6. 6 McAuley, R, Braccini, M, Newman, SJ and O’Malley, JO 2015, Temperate Demersal Gillnet and Longline Fisheries status report, in WJ Fletcher and K Santoro (eds), Status reports of the fisheries and aquatic resources of Western Australia 2014/15, Western Australian Department of Fisheries, Perth, 261–272.
  7. 7 Australian Fisheries Management Authority 2010, Australian Sea Lion Management Strategy: Southern and Eastern Scalefish and Shark Fishery (SESSF), AFMA, Canberra.
  8. 8 Marton, N and Savage, J 2015, Shark Gillnet and Shark Hook sectors, in H Patterson, L Georgeson, I Stobutzki and R Curtotti (eds), Fishery status reports 2015, Australian Bureau of Agricultural and Resource Economics and Sciences, Canberra, 244–267.
  9. 9 Australian Fisheries Management Authority 2013, Species summaries for the Southern and Eastern Scalefish and Shark Fishery: for stock assessments completed in 2013 in preparation for the 2014–15 fishing season, AFMA, Canberra.
  10. 10 Simpfendorfer, C, Lenanton, R and Unsworth, P 1996, Stock assessment of large coastal demersal sharks, final report to the Fisheries Research and Development Corporation, FRDC project 93/067, FRDC, Canberra.
  11. 11 Rowling, K, Hegarty, A and Ives, M 2010, Gummy Shark (Mustelus antarcticus), in K Rowling, A Hegarty and M Ives (eds), Status of fisheries resources in NSW 2008/09, Industry and Investment New South Wales, Cronulla, 392.
  12. 12 Moulton, PM, Walker, TI and Saddlier, SR 1992, Age and growth studies of Gummy Shark, Mustelus antarcticus (Günther), and school shark, Galeorhinus galeus (Linnaeus), from southern-Australian waters, Australian Journal of Marine and Freshwater Research, 43: 1241–1267.
  13. 13 Walker, TI 2007, Spatial and temporal variation in the reproductive biology of Gummy Shark Mustelus antarcticus (Chondrichthyes: Triakidae) harvested off southern Australia, Marine and Freshwater Research, 58: 67–97.
  14. 14 Walker, TI 2010, Population biology and dynamics of the Gummy Shark (Mustelus antarcticus) harvested off southern Australia, PhD thesis, University of Melbourne.
  15. 15 Ryan, KL, Wise, BS, Hall, NG, Pollock, KH, Sulin, EH and Gaughan, DJ 2013, An integrated system to survey boat-based recreational fishing in Western Australia 2011/12, Fisheries research report 249, Western Australian Department of Fisheries, Perth.
  16. 16 Jones, GK 2009, South Australian Recreational Fishing Survey, South Australian fisheries management series 54, Primary Industries and Resources South Australia, Adelaide.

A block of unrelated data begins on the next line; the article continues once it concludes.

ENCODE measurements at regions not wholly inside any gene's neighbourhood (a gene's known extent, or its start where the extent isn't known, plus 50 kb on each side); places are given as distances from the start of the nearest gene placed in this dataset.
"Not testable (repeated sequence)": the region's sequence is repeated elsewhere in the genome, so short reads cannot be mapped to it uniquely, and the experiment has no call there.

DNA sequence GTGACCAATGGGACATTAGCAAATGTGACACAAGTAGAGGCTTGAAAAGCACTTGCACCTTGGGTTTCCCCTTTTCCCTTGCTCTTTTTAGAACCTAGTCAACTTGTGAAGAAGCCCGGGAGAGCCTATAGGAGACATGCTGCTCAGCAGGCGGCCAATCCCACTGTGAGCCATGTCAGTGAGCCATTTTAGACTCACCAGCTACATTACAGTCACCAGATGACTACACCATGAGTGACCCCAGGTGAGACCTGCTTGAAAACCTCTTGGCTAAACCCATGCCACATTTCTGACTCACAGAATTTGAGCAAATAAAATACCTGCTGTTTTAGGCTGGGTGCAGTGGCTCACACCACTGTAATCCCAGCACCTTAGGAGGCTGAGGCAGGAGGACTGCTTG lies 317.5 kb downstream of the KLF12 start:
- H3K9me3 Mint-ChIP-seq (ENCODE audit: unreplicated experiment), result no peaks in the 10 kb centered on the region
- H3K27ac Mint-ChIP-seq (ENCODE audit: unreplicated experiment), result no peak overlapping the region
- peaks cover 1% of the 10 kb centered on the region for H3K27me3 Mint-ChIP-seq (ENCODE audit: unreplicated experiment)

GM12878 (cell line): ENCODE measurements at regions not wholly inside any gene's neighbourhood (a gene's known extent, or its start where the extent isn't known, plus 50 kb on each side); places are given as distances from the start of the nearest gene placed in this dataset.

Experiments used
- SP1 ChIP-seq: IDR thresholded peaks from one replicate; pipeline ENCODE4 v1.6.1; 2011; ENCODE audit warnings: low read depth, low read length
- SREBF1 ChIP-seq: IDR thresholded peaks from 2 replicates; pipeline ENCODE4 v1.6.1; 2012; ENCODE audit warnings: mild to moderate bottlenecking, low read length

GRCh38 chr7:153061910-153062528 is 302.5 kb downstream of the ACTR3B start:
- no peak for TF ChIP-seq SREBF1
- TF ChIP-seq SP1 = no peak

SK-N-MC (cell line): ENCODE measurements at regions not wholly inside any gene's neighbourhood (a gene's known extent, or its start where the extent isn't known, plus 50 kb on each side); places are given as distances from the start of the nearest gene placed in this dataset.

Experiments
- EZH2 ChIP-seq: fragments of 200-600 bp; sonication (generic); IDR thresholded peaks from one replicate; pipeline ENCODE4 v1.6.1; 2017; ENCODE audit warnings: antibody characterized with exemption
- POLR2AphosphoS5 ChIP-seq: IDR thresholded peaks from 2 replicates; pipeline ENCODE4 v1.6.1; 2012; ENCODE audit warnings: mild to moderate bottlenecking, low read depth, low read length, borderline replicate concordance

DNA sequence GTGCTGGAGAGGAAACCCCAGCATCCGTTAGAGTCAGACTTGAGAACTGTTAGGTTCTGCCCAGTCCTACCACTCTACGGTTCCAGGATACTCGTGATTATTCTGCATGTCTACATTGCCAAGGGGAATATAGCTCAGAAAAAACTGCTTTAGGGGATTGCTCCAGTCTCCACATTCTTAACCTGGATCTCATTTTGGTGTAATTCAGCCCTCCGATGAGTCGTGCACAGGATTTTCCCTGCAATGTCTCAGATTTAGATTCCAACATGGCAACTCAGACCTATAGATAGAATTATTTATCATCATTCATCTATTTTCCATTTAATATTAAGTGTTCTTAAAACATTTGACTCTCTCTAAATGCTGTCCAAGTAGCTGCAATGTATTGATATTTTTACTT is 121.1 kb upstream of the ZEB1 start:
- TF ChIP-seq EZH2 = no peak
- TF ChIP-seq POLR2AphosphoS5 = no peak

17. 17 Australian Fisheries Management Authority 2011, Fisheries Management (Southern and Eastern Scalefish and Shark Fishery management plan 2003) Temporary Order 2011, AFMA, Canberra.
  18. 18 Australian Fisheries Management Authority 2014, Dolphin strategy: minimising dolphin bycatch, AFMA, Canberra.
  19. 19 Knuckey, I, Ciconte, A, Koopman, M, Hudson, R and Rogers, P 2014, Trials of longlines to target Gummy Shark in SESSF Waters off South Australia, Fisheries Research and Development Corporation, project 2011/068, produced by Fishwell Consulting, Queenscliff.
  20. 20 Commonwealth of Australia 2014, Threat Abatement Plan 2014 for the incidental catch (or bycatch) of seabirds during oceanic longline fishing operations, Department of the Environment, Canberra
  21. 21 Australian Fisheries Management Authority 2014, New measures to protect seabirds in SESSF auto-longline fisheries, AFMA, Canberra.
  22. 22 Hall, NG and Wise, BS 2011, Development of an ecosystem approach to the monitoring and management of Western Australian fisheries, report to the Fisheries Research and Development Corporation, project 2005/063, Fisheries research report 215, Western Australian Department of Fisheries, Perth.
  23. 23 Hobday, AJ, Poloczanska, ES and Matear, RJ 2007, Climate impacts on Australian fisheries and aquaculture: implications for the effects of climate change, report to the Department of Climate Change, Canberra.

Archived reports

Click the links below to view reports from other years for this fish.